JOSEPH — One of the centerpieces of Wallowa County’s long history in the timber industry is the former logging town of Maxville. It’s also a prime example of the ethnic diversity that has long existed here.

Since 2008, Gwen Trice, the daughter of one of the original Maxville loggers, has been operating the Maxville Heritage Interpretive Center to keep alive the history associated with this vital part of Wallowa County’s past. The center first was located in Enterprise, then moved to Wallowa — about 15 miles south of the old Maxville townsite along Promise Road — and now is located at 103 N. Main St. in Joseph.

“That’s just how it worked for us. It was a stronger business model to be in a space where we get up to 1,500 people in a summer,” Trice said.

Closed as nonessential at the start of the COVID-19 pandemic in March, the center hasn’t disappeared with the pandemic. Trice said it remains open by appointment in a “soft reopening” and is planning its fundraising gala from 5:30 p.m. to 8 p.m. Saturday, Oct. 24.

“We can’t have a line of people outside waiting to come in,” she said of the soft reopening. “We need to make sure everyone coming in is willing to wear masks.”

Originally named “Mac’s Town” after J.D. McMillan, a superintendent for the Bowman-Hicks Lumber Co. that established the town in 1923, it quickly morphed into Maxville and lasted until 1933. From Maxville, virgin Ponderosa pine timber was cut and hauled by rail to the Bowman-Hicks mill at Wallowa or to mills in La Grande.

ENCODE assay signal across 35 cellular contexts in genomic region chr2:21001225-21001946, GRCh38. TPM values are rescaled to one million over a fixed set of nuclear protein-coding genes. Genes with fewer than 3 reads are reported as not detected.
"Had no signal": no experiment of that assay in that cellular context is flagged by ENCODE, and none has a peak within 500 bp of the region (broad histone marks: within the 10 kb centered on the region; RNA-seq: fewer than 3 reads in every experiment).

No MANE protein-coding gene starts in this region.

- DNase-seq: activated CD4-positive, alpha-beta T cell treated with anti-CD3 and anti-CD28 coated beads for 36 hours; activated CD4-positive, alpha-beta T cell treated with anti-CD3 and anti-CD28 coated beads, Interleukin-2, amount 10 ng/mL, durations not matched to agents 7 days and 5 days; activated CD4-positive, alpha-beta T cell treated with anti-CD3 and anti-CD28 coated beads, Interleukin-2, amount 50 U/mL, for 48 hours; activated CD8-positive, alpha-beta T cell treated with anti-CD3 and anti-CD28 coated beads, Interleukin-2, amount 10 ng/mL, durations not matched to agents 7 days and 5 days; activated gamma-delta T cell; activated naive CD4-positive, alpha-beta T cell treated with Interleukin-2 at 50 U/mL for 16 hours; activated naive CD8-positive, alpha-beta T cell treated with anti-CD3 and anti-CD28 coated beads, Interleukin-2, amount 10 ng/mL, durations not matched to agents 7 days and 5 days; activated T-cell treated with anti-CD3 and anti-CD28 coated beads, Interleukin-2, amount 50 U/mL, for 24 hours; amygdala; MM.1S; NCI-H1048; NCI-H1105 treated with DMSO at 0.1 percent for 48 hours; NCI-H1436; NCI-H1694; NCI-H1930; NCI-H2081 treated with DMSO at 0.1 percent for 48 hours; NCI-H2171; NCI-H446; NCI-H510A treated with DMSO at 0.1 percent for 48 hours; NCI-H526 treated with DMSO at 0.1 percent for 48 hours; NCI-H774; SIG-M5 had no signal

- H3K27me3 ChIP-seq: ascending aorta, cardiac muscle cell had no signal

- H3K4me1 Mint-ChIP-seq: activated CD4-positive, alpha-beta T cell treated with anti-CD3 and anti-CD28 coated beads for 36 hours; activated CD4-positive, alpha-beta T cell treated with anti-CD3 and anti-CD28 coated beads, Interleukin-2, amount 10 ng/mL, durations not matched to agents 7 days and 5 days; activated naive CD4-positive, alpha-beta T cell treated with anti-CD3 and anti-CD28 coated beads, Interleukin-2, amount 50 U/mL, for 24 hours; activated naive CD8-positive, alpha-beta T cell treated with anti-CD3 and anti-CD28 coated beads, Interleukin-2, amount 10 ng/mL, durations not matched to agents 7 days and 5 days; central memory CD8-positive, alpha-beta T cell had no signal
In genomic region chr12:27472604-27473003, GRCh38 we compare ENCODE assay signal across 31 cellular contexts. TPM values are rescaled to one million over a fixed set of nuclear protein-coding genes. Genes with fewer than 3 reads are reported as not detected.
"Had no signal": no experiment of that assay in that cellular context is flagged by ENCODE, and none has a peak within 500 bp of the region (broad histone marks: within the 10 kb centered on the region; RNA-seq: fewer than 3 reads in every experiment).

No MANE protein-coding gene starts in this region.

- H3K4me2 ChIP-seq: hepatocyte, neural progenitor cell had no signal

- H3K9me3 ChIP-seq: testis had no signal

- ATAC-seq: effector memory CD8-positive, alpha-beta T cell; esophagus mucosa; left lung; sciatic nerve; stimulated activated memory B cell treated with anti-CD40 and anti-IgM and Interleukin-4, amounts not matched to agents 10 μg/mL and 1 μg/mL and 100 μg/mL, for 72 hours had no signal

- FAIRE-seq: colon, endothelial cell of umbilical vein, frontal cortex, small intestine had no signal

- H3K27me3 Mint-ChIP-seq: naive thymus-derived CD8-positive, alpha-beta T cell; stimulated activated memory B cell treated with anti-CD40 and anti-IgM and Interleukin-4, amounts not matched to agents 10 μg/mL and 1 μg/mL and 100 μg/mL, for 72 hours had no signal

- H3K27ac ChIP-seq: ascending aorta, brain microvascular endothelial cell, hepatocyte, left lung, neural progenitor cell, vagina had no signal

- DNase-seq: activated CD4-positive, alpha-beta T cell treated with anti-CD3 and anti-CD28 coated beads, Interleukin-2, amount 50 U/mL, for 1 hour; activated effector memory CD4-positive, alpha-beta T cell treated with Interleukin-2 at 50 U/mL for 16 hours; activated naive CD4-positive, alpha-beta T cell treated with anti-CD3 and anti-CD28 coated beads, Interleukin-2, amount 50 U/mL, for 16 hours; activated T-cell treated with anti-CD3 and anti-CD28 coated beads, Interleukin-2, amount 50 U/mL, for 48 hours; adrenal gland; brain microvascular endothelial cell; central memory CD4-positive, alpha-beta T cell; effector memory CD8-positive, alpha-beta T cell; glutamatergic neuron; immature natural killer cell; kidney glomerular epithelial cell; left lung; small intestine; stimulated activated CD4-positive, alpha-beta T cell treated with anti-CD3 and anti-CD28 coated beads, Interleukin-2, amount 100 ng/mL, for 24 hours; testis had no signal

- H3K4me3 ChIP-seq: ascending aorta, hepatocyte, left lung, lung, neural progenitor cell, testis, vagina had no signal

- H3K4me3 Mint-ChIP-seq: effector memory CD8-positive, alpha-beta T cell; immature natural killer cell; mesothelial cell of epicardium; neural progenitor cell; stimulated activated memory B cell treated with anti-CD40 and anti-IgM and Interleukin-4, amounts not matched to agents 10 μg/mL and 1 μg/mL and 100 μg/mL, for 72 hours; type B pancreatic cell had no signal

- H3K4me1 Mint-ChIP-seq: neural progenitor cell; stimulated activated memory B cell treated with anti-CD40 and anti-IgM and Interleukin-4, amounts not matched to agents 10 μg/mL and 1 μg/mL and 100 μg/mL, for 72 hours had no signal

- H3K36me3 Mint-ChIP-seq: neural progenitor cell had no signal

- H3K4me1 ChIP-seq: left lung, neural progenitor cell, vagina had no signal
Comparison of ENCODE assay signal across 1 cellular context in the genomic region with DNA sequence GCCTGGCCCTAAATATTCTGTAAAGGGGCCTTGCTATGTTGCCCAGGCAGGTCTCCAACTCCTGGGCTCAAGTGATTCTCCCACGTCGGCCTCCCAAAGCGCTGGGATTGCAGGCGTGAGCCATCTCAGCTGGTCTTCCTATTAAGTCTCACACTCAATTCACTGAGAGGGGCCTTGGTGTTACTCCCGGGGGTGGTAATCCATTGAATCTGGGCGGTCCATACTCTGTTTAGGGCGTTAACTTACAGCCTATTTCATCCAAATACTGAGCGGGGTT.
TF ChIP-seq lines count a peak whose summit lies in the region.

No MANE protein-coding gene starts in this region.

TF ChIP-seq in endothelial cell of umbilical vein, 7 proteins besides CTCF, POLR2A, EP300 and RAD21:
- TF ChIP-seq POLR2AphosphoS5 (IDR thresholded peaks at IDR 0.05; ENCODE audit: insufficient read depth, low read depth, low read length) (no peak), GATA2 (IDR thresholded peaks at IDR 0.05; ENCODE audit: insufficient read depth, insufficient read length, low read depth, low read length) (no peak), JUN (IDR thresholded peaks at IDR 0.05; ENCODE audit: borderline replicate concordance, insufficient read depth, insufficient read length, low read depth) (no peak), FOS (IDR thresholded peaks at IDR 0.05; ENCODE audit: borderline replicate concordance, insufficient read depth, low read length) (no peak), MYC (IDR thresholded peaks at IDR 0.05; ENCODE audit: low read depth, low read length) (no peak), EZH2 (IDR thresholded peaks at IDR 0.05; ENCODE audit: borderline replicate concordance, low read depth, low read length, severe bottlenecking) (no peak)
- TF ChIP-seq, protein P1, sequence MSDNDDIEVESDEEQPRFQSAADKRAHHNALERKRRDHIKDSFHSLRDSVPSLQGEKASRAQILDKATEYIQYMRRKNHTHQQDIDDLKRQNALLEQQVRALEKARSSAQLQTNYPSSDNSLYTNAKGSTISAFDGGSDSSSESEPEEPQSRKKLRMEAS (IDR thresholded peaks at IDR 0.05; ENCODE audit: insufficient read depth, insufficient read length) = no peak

To perform the work, the Missouri-based lumber company recruited experienced loggers from its home area. Trice’s father, Lafayette “Lucky” Trice and the latter’s father, were two of those who came from Arkansas in the early 1900s to help populate one of the largest African-American communities in Northeast Oregon.

At its peak, Maxville had about 400 residents, 40 to 60 of them African-American. Many of the rest were of Greek extraction. It was the largest town in Wallowa County during its lifespan, according to Trice’s entry in the Oregon Encyclopedia.

During its heyday, Bowman-Hicks jobs were typically segregated based on ethnic origin. Black workers felled the trees in teams, using cross-cut saws. Many had experience as log loaders, log cutters, railroad builders, tong hookers and section foremen, but in Maxville, the primary use of their expertise was log cutting, and there are firsthand accounts of Black workers repairing and maintaining the railroad engine. The Greek workers at Maxville had expertise in railroad building and white workers worked as section foremen, tree toppers, saw filers, contract truck drivers and bridge builders.

The town had a post office, medical dispensary, company store, hotel, horse barn, a blacksmith and roundhouse to turn the log-train engines. The buildings, manufactured at the local mill, were brought to Maxville by train on skids.

Only one structure remains from that boom time — a large log building where Bowman-Hicks ran the business. The building also served as a meeting place for residents of Maxville.

The town also had schools — one for white and one for Black students — and two baseball teams, again segregated. This segregation would disappear when they competed against teams from other towns by putting their best players all on the same team. A sample of one of the Maxville baseball uniforms is at the center in Joseph.